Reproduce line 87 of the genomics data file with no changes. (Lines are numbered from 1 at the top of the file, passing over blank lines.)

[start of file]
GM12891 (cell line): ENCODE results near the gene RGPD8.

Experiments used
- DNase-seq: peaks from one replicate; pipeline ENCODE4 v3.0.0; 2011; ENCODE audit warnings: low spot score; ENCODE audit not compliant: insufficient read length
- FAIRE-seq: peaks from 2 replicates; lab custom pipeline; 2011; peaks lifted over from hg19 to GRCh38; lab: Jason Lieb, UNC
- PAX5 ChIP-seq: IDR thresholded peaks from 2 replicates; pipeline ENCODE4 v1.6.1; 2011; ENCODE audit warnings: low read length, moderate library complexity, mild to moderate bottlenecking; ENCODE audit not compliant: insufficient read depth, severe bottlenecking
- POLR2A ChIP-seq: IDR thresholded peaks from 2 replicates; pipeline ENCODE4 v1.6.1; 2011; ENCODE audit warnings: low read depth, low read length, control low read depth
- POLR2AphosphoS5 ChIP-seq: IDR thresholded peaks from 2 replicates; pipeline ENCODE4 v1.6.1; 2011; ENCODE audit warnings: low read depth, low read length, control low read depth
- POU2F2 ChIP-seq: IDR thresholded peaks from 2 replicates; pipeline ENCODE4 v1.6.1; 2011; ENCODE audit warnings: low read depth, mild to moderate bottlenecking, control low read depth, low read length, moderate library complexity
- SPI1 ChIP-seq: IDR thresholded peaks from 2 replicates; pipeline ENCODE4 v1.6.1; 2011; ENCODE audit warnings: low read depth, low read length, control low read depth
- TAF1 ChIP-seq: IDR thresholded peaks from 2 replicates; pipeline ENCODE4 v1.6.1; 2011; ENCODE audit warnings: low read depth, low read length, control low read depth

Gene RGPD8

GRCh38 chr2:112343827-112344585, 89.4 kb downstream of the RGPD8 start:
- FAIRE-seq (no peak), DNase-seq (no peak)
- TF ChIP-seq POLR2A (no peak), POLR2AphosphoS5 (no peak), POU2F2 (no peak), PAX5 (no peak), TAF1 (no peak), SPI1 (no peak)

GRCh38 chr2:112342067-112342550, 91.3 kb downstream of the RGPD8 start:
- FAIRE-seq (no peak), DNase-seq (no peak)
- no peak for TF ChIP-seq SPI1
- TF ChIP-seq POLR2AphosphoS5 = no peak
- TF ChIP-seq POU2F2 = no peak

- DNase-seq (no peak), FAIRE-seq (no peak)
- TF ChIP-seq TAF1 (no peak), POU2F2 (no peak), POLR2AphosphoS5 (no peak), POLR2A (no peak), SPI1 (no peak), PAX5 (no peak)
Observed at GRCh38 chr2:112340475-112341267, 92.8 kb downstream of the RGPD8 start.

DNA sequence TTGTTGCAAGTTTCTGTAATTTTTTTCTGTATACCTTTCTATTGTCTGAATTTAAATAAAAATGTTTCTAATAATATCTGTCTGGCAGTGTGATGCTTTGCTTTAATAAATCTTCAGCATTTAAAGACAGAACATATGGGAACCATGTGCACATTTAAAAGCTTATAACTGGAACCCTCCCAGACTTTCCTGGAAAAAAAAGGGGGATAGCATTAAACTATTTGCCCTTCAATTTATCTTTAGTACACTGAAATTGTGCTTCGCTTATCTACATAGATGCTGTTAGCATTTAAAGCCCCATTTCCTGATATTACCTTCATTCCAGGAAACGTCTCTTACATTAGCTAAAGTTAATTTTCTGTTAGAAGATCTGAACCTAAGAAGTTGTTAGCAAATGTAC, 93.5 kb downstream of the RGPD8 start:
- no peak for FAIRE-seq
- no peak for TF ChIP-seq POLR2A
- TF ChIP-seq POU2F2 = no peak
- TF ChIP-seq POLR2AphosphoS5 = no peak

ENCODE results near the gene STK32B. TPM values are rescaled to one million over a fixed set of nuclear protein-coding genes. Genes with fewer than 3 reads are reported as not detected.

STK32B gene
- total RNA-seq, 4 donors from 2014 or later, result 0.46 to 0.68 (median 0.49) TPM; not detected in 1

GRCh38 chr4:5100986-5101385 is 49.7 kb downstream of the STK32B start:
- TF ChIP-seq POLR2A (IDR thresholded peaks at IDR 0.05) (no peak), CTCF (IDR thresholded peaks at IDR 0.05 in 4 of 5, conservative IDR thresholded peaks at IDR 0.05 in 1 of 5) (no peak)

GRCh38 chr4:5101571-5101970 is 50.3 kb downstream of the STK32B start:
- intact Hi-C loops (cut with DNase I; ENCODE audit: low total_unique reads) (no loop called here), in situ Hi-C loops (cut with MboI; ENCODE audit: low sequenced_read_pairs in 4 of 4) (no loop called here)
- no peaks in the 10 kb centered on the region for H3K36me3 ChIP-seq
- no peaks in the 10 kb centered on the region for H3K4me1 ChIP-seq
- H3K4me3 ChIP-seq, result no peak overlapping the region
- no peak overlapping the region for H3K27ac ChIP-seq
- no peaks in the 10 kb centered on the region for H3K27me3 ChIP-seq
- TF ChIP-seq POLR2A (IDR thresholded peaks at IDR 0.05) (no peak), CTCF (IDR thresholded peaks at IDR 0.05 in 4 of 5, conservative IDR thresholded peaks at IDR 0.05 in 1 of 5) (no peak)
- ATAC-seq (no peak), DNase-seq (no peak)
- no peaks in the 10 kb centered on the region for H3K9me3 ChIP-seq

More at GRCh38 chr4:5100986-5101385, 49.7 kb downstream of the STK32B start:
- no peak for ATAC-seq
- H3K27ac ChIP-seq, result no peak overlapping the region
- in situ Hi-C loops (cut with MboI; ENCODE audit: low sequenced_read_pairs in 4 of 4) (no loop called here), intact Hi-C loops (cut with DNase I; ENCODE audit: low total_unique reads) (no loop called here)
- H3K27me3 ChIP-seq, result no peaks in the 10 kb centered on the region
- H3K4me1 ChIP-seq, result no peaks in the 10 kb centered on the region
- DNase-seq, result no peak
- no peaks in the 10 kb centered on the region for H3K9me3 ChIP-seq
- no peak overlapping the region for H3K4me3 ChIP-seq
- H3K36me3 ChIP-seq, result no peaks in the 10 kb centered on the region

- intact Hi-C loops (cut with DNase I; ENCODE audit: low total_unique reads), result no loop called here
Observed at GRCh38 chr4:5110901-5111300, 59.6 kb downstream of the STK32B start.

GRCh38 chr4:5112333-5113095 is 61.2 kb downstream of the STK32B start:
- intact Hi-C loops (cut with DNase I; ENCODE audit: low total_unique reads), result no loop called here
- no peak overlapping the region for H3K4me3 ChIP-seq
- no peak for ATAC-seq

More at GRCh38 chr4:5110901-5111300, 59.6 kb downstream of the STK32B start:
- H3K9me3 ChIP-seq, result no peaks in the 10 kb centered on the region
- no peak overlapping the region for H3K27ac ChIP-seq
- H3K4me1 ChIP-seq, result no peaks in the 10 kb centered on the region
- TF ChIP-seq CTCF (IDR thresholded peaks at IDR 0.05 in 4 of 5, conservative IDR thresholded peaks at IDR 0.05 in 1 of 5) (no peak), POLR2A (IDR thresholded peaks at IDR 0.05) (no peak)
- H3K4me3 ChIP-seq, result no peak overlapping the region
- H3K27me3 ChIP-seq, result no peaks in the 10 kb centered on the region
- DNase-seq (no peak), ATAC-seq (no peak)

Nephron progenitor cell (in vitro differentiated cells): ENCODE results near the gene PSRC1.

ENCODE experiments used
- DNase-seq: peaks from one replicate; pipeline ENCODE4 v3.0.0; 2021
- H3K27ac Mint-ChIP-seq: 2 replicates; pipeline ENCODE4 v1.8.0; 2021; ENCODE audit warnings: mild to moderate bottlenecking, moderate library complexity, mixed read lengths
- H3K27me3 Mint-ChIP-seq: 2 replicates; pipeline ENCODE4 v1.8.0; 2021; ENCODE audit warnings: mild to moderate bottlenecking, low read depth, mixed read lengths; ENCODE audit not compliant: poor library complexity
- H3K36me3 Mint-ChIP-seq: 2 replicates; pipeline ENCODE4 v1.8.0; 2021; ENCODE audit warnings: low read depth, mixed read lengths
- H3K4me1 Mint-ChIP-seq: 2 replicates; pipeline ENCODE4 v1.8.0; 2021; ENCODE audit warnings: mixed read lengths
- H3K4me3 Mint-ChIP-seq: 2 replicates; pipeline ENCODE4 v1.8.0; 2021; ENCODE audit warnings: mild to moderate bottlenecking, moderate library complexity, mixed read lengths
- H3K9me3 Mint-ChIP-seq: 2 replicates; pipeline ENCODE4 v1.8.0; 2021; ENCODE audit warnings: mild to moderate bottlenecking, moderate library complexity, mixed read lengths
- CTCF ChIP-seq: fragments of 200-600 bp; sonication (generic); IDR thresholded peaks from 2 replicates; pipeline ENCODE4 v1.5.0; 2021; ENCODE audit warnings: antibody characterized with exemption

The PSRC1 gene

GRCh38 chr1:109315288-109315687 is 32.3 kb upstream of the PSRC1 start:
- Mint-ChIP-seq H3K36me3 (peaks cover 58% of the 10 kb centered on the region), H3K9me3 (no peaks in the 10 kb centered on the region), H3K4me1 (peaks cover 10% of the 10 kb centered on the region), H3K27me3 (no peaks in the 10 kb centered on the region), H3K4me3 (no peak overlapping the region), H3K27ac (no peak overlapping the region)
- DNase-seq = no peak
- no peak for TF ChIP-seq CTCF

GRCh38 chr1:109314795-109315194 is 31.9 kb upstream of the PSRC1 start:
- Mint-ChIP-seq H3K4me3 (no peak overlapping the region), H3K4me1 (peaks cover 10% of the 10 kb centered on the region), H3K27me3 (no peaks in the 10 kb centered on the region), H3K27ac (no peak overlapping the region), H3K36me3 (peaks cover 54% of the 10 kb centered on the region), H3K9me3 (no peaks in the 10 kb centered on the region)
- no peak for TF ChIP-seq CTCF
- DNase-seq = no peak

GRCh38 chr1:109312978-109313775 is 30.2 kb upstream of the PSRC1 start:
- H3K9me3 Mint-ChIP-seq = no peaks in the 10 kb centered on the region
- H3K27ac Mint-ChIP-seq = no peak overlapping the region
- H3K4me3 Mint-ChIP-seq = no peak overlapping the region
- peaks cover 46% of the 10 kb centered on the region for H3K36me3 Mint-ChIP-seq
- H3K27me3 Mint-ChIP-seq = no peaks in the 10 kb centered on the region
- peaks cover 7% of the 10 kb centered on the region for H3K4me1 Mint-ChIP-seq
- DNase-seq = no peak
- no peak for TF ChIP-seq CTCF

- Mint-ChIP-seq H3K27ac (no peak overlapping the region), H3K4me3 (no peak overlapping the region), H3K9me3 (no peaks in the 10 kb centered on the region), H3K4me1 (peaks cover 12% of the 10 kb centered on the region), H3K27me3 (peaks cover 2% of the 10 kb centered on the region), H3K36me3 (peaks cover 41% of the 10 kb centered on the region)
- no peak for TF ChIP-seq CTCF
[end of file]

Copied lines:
- H3K9me3 Mint-ChIP-seq = no peaks in the 10 kb centered on the region